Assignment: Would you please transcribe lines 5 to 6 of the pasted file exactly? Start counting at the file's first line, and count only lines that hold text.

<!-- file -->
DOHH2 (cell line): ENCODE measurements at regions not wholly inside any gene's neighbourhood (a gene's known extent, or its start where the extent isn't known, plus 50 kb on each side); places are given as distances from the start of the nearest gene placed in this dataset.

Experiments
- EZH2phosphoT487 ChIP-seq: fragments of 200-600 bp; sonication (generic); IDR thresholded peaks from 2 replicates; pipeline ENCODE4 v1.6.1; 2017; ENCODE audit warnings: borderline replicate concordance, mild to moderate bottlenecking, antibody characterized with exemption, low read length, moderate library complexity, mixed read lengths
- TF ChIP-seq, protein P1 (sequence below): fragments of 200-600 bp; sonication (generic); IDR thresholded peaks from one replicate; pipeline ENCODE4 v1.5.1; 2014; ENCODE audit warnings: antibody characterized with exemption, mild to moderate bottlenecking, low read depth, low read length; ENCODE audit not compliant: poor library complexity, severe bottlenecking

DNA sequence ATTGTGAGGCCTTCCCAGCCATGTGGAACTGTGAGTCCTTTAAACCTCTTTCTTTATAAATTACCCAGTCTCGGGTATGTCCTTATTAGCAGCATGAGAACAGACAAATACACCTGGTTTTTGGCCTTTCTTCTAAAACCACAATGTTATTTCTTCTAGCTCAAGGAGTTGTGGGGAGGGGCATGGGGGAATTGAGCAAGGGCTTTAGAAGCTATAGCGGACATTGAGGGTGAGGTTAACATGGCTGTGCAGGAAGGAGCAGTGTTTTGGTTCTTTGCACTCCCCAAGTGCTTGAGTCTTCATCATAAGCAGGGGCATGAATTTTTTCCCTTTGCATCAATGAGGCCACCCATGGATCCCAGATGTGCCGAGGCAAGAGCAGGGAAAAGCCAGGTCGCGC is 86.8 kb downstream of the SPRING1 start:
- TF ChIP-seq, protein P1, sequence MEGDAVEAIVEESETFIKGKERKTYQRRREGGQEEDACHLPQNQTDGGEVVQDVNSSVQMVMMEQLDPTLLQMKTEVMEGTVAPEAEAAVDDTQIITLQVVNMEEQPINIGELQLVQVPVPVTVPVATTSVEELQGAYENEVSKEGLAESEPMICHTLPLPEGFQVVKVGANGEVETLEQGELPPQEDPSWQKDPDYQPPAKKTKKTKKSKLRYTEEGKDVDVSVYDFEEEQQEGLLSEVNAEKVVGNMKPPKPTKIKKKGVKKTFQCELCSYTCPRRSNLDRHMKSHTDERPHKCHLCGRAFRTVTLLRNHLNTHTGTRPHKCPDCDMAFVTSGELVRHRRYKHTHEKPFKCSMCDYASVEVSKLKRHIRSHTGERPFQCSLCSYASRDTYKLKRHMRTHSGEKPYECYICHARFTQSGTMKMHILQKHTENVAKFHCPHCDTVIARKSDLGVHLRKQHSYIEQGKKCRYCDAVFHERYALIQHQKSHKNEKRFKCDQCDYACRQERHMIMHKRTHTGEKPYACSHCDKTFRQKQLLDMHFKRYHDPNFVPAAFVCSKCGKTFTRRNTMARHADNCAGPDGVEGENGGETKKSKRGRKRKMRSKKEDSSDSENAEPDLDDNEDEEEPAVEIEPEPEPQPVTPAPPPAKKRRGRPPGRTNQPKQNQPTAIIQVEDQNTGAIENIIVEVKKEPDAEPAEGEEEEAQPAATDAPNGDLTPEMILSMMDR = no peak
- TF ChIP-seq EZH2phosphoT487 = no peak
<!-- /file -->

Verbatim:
DNA sequence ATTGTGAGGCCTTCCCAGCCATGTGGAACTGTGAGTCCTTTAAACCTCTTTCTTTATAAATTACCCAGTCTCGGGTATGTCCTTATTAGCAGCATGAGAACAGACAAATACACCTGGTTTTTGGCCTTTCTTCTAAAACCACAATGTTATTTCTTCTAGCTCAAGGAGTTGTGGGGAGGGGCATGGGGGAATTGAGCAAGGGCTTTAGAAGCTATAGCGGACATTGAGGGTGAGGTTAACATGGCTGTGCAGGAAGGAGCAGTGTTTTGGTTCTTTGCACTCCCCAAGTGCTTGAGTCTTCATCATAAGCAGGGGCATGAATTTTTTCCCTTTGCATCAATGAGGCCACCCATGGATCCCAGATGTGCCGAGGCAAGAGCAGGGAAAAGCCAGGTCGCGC is 86.8 kb downstream of the SPRING1 start:
- TF ChIP-seq, protein P1, sequence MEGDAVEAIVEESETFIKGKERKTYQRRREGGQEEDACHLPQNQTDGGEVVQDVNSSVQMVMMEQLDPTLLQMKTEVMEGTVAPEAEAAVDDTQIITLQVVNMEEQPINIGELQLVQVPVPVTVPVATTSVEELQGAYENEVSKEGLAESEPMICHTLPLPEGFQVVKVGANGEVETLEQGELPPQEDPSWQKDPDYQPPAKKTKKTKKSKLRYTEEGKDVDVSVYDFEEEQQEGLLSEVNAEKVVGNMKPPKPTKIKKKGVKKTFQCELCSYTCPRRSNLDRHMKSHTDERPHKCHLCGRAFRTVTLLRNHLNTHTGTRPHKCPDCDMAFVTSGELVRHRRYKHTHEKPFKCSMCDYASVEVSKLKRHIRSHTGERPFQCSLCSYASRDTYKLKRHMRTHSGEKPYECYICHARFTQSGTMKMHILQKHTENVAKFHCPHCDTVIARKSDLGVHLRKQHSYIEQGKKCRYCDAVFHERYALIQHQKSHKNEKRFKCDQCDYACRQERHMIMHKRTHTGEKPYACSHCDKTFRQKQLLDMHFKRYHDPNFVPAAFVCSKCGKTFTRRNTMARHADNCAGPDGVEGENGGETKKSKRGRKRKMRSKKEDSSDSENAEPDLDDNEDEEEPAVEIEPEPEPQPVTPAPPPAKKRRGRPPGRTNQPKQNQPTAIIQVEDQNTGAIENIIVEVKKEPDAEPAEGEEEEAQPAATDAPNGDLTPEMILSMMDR = no peak